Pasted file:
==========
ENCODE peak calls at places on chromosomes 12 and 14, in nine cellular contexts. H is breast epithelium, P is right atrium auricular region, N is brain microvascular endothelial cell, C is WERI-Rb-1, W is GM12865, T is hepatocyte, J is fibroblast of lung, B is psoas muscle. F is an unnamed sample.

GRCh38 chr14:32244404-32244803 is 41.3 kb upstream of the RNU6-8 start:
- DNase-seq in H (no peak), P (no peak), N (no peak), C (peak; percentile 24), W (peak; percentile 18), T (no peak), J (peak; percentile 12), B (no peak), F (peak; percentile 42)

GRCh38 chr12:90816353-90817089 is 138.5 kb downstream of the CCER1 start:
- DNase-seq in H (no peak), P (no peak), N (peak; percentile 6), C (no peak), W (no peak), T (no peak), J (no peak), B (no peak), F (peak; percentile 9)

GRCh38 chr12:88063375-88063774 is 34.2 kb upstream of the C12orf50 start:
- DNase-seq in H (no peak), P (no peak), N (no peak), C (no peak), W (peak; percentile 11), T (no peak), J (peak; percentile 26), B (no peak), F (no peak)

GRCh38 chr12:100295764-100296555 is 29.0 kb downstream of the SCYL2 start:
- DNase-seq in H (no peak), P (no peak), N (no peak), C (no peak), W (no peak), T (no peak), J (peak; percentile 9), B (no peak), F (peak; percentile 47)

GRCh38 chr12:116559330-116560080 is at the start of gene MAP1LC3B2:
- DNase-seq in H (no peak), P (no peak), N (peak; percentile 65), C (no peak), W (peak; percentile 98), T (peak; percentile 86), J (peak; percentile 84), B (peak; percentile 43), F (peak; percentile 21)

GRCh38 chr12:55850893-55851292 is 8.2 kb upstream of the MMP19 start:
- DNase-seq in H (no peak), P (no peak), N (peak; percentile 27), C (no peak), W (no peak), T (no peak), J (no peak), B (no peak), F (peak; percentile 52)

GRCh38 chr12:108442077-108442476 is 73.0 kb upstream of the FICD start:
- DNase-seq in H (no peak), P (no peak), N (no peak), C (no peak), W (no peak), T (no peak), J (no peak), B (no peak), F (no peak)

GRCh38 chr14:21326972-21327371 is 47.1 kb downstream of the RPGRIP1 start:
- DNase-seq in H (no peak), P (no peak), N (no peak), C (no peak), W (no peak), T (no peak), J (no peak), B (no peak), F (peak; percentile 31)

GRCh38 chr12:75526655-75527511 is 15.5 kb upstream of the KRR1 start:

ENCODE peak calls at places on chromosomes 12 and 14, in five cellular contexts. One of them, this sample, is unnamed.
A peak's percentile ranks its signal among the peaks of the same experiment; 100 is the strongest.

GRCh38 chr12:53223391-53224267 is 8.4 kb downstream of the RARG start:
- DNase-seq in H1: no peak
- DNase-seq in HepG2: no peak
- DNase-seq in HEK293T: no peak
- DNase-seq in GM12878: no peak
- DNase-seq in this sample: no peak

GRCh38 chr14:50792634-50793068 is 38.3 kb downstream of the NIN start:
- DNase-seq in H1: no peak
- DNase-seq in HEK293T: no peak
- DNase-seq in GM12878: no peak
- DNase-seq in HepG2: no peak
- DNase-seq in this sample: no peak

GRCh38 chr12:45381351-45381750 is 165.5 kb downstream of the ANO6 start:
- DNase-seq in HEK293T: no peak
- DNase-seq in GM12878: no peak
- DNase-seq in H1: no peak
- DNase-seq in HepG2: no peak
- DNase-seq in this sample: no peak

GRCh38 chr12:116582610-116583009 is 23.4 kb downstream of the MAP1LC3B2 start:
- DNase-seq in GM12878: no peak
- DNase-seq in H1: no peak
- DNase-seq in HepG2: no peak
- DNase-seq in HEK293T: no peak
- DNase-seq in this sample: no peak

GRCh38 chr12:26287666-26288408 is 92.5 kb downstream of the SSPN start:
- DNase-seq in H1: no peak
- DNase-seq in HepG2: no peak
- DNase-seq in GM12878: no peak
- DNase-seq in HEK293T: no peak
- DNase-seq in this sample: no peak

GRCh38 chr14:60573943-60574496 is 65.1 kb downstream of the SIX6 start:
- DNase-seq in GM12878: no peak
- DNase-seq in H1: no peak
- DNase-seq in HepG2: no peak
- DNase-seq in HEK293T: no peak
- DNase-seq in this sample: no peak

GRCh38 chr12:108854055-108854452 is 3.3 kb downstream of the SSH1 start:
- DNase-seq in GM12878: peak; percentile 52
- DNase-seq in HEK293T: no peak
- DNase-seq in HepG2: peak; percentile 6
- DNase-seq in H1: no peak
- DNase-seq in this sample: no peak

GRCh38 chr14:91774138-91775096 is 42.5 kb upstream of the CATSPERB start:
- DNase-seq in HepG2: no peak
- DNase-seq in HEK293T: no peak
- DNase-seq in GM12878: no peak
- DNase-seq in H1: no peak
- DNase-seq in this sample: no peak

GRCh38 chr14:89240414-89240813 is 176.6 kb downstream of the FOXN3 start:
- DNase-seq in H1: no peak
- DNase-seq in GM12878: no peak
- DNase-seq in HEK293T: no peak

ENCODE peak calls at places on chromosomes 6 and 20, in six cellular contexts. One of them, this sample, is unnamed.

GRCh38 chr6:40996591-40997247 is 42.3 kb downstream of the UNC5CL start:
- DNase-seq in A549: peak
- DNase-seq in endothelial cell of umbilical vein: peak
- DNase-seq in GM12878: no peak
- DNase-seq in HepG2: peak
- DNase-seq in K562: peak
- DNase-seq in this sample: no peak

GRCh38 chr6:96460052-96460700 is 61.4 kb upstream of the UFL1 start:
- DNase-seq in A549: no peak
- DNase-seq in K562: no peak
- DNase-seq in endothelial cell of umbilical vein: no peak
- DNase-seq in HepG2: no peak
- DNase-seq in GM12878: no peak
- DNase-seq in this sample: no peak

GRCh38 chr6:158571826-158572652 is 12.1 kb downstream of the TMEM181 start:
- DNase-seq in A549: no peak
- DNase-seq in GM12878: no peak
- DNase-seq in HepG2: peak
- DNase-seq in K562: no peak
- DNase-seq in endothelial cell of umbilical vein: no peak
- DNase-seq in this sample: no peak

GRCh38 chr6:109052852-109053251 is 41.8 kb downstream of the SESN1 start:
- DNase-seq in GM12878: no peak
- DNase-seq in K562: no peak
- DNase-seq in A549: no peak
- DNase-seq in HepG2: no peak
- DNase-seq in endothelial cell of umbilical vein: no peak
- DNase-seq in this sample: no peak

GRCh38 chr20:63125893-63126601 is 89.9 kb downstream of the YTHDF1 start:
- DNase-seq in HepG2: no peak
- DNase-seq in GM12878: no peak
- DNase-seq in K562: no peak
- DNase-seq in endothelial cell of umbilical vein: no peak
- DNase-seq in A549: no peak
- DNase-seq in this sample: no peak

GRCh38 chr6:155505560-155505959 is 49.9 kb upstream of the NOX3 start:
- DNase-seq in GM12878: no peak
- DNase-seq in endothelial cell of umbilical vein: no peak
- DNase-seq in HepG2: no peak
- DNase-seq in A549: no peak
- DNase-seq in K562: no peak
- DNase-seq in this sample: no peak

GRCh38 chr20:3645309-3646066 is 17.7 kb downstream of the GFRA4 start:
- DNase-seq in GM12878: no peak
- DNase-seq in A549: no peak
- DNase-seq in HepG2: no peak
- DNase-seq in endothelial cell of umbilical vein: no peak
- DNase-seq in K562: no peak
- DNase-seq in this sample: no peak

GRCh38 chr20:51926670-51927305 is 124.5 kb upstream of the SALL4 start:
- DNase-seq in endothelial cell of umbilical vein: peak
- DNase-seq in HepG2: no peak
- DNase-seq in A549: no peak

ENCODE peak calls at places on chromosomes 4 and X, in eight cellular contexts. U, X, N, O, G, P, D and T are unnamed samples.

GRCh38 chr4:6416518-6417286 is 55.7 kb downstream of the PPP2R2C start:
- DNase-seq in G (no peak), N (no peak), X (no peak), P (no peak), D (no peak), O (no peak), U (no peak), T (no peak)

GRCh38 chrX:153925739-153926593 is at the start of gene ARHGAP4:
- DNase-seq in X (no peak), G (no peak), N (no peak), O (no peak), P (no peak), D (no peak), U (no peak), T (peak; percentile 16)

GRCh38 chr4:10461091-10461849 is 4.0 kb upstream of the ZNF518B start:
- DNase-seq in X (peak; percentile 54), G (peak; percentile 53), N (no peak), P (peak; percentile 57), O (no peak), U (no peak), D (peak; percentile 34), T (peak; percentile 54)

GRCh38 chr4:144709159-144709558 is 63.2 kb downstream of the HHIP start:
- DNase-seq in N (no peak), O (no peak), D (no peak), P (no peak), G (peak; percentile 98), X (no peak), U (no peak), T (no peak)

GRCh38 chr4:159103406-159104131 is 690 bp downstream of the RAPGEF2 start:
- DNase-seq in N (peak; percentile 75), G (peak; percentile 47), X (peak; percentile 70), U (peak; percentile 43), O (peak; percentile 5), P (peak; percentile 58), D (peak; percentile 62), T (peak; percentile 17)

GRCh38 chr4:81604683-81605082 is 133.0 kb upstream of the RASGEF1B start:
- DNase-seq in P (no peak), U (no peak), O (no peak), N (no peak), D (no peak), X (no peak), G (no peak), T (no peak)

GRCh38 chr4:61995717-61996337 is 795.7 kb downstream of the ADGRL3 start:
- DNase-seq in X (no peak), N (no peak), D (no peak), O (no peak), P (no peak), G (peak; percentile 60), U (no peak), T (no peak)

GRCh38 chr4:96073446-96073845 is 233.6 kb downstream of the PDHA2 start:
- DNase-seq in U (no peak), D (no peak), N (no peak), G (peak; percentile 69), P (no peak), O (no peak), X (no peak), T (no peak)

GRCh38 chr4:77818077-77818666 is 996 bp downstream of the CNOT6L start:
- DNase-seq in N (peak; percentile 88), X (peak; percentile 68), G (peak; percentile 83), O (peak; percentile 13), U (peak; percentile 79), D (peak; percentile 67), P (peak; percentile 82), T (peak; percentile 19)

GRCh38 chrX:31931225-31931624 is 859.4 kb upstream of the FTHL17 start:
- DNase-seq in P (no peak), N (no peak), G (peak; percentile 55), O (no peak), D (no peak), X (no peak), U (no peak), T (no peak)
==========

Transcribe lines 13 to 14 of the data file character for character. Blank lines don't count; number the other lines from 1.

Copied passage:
- DNase-seq in H (no peak), P (no peak), N (peak; percentile 27), C (no peak), W (no peak), T (no peak), J (no peak), B (no peak), F (peak; percentile 52)

GRCh38 chr12:108442077-108442476 is 73.0 kb upstream of the FICD start: